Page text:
Did you know it’s Plastic Free July? Plastic free July is an initiative of the Plastic Free Foundation that allows us to work towards our vision of seeing a world free of plastic waste. First beginning back in 2011, the award-winning Plastic Free July campaign is the result of years of hard work and dedication to ridding the world of single-use plastic.
This challenge has become one of the world’s biggest environmental movements. It’s amazing to reflect on the rapid worldwide uptake of the challenge, with people making positive changes in their own lives and in their communities, schools, and workplaces. It inspires real impact and continues to influence businesses and governments to make systemic changes.
Plastic Free July works by:
- Empowering and supporting individuals, communities, and workplaces to make conscious changes.
- Sharing positive stories of solutions and impact to engage a wide audience and influence change. People act when they have a remodel.
- Driving systemic change through a groundswell of community and corporate action.
Here at Davies, we try to reduce plastic waste on a daily basis by choosing to refuse single-use plastics as often as we can. For example, in our corporate office we have an employee kitchen. This kitchen is a “kitchen away from home” being fully stocked with washable items like metal silverware, real mugs, a reusable water-filter pitcher and much more. Having this kitchen available to employees not only encourages everyone to ditch the single-use plastic-ware and disposable cups that the local fast food joint has to offer, it encourages employees to bring lunch and hangout with their coworkers, fostering a healthy coworker community.
Last year, as the global pandemic made its impact, unique challenges arose for the Plastic Free July movement. However, participants, businesses and communities rose to the occasion. COVID affected our daily lives in unprecedented ways, causing worldwide disruption. Restaurants offered take out options at unprecedented levels in disposable packaging, and the demand for single-use personal protection equipment (PPE) grew faster than anyone could have forecasted. Despite all of the world’s hardships in 2020, participants, organizations, and the media all wanted to know how to continue reducing plastic waste. Many people dealt positively with the uncertainty of the pandemic by focusing on activities that gave them back some control. Some of these changes had a positive effect on reducing single-use plastic, even if that wasn’t the original intention. People shopped less and were more resourceful. Getting back to the basics reduced many of the layers of plastic that many convenience purchases are known for.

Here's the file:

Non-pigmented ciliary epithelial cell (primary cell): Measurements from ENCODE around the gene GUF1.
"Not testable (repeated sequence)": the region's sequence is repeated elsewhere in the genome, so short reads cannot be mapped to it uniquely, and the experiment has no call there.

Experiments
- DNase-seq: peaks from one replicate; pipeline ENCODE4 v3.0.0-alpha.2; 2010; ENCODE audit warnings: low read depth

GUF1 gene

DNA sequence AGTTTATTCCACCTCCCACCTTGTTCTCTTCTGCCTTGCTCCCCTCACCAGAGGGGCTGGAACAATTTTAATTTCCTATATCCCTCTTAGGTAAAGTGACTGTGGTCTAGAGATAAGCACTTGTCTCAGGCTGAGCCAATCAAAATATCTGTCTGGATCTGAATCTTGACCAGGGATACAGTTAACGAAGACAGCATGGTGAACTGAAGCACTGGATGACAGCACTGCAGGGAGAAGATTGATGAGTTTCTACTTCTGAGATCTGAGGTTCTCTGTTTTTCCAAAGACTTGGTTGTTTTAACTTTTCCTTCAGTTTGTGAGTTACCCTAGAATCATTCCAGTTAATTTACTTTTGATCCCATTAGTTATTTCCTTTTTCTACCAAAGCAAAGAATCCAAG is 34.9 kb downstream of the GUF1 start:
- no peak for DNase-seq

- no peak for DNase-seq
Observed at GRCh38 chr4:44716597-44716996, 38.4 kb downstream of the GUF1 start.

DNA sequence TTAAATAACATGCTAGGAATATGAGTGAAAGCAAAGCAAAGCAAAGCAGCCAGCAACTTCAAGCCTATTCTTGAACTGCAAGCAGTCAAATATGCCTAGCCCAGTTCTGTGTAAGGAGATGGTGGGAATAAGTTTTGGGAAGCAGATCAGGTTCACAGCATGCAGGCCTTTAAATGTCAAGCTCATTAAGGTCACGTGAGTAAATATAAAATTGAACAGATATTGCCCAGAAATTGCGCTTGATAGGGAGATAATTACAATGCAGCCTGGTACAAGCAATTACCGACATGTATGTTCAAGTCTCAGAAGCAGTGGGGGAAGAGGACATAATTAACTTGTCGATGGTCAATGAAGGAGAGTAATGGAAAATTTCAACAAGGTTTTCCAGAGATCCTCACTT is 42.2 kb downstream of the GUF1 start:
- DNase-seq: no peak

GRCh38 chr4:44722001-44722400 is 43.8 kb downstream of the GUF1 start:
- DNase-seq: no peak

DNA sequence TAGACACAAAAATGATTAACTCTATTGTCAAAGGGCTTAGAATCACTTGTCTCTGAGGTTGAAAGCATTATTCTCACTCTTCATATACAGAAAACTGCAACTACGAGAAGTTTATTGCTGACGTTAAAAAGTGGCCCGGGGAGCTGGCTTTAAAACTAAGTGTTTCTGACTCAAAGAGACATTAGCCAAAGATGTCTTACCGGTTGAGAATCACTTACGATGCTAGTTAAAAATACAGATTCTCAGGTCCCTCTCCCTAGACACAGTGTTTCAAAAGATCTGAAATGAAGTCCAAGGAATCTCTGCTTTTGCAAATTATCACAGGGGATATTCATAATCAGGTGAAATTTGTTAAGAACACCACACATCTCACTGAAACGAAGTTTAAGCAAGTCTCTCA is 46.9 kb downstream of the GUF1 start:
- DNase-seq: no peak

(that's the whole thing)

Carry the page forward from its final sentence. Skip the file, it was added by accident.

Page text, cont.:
“Plastic production is set to almost quadruple by 2050 – we can’t recycle our way out of this problem. To create a world without plastic waste we need to turn off the tap, not mop the floor.”- Rebecca Prince-Ruiz, Plastic Free July Founder
We’ve become aware of the limitations of waste management systems and recycling challenges, with only 9% of all plastic ever produced having been recycled. Which leaves 91% of all plastic in landfill or the environment. Plastic Free July invites people to be part of the solution. The result? A global movement with an estimated 326 million participants worldwide choosing to refuse single-use plastic. And it’s no accident that the campaign is having a significant impact. As participants make positive changes and realize the benefits of reducing plastic waste, many take the challenge into their communities. Participating businesses leverage the challenge to review single-use plastics used in their operations, seek more sustainable alternatives, put pressure on suppliers and create demand for plastic-free alternatives.
Being part of a change for the better is rewarding and contagious for consumers and businesses. Small changes add up. In 2020, amidst a global pandemic, participants avoided using 904 million kg of plastic waste. Across the world, as jurisdictions develop waste reduction targets and plans to tackle this crisis, it’s clear there is no single solution. Changes in packaging, bans, clean-ups, improved waste management and better recycling infrastructure are all important, however, moving to a circular economy requires us to address our wastefulness and rethink our use of resource.
Davies has been employing a circular economy method to our production since our beginnings over 70 years ago, sustainability has always been, and will always be crucial to our mission because we recognize the harmful environmental impacts that products can have on the environment over their life cycle. We invite you to be a part of the solution with us.